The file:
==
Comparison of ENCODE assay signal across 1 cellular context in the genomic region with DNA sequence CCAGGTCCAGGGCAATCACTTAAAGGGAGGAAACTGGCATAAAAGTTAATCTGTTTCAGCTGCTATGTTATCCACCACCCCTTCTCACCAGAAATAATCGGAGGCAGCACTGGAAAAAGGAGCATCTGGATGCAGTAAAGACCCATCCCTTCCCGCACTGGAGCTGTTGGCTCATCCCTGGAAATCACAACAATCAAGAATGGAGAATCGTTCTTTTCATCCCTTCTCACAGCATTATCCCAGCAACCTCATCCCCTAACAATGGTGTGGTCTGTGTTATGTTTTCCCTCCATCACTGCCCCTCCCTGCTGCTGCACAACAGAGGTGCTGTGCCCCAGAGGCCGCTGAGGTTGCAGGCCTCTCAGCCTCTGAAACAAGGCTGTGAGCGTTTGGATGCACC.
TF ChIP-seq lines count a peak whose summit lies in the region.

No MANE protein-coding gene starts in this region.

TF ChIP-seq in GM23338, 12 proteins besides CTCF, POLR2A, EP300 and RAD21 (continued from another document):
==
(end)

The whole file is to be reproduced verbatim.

Comparison of ENCODE assay signal across 1 cellular context in the genomic region with DNA sequence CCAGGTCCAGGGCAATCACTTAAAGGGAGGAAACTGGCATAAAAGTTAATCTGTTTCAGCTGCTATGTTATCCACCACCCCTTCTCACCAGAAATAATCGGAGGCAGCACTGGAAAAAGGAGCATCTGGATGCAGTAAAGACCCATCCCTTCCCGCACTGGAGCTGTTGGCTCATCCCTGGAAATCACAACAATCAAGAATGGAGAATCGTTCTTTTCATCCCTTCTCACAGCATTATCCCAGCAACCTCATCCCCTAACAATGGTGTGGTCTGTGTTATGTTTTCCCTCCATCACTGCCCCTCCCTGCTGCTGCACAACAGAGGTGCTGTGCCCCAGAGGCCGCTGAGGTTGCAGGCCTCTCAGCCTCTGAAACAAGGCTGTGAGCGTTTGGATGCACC.
TF ChIP-seq lines count a peak whose summit lies in the region.

No MANE protein-coding gene starts in this region.

TF ChIP-seq in GM23338, 12 proteins besides CTCF, POLR2A, EP300 and RAD21 (continued from another document):